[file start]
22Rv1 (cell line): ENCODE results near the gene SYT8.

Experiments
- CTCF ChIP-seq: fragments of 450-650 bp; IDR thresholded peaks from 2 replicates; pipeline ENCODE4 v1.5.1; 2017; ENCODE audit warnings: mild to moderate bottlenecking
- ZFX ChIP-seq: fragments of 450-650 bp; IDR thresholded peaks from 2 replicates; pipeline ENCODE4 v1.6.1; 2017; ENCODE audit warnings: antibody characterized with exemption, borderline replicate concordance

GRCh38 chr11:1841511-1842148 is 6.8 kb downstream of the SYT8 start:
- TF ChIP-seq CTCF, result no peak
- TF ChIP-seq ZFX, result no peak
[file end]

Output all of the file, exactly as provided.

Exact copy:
22Rv1 (cell line): ENCODE results near the gene SYT8.

Experiments
- CTCF ChIP-seq: fragments of 450-650 bp; IDR thresholded peaks from 2 replicates; pipeline ENCODE4 v1.5.1; 2017; ENCODE audit warnings: mild to moderate bottlenecking
- ZFX ChIP-seq: fragments of 450-650 bp; IDR thresholded peaks from 2 replicates; pipeline ENCODE4 v1.6.1; 2017; ENCODE audit warnings: antibody characterized with exemption, borderline replicate concordance

GRCh38 chr11:1841511-1842148 is 6.8 kb downstream of the SYT8 start:
- TF ChIP-seq CTCF, result no peak
- TF ChIP-seq ZFX, result no peak